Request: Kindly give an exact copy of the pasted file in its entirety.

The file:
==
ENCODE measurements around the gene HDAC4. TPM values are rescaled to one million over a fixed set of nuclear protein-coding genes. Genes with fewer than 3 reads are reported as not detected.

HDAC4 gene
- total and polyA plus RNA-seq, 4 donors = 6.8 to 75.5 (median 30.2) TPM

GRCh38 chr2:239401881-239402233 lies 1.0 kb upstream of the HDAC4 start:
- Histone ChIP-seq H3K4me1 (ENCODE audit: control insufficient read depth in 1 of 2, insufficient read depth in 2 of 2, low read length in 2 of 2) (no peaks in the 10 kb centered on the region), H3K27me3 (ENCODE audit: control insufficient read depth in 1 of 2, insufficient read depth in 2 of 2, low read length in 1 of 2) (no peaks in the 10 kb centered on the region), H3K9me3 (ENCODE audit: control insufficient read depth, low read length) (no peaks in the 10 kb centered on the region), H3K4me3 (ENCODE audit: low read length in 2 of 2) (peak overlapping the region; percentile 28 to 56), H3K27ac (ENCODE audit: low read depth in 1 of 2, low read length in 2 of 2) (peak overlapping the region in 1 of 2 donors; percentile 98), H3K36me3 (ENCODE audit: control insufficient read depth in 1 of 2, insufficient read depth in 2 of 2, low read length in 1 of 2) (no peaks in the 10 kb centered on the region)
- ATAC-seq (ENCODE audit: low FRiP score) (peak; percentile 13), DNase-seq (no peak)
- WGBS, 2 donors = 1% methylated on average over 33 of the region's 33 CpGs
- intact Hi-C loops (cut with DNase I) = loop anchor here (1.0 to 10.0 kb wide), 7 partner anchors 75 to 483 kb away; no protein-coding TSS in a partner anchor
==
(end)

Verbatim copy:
ENCODE measurements around the gene HDAC4. TPM values are rescaled to one million over a fixed set of nuclear protein-coding genes. Genes with fewer than 3 reads are reported as not detected.

HDAC4 gene
- total and polyA plus RNA-seq, 4 donors = 6.8 to 75.5 (median 30.2) TPM

GRCh38 chr2:239401881-239402233 lies 1.0 kb upstream of the HDAC4 start:
- Histone ChIP-seq H3K4me1 (ENCODE audit: control insufficient read depth in 1 of 2, insufficient read depth in 2 of 2, low read length in 2 of 2) (no peaks in the 10 kb centered on the region), H3K27me3 (ENCODE audit: control insufficient read depth in 1 of 2, insufficient read depth in 2 of 2, low read length in 1 of 2) (no peaks in the 10 kb centered on the region), H3K9me3 (ENCODE audit: control insufficient read depth, low read length) (no peaks in the 10 kb centered on the region), H3K4me3 (ENCODE audit: low read length in 2 of 2) (peak overlapping the region; percentile 28 to 56), H3K27ac (ENCODE audit: low read depth in 1 of 2, low read length in 2 of 2) (peak overlapping the region in 1 of 2 donors; percentile 98), H3K36me3 (ENCODE audit: control insufficient read depth in 1 of 2, insufficient read depth in 2 of 2, low read length in 1 of 2) (no peaks in the 10 kb centered on the region)
- ATAC-seq (ENCODE audit: low FRiP score) (peak; percentile 13), DNase-seq (no peak)
- WGBS, 2 donors = 1% methylated on average over 33 of the region's 33 CpGs
- intact Hi-C loops (cut with DNase I) = loop anchor here (1.0 to 10.0 kb wide), 7 partner anchors 75 to 483 kb away; no protein-coding TSS in a partner anchor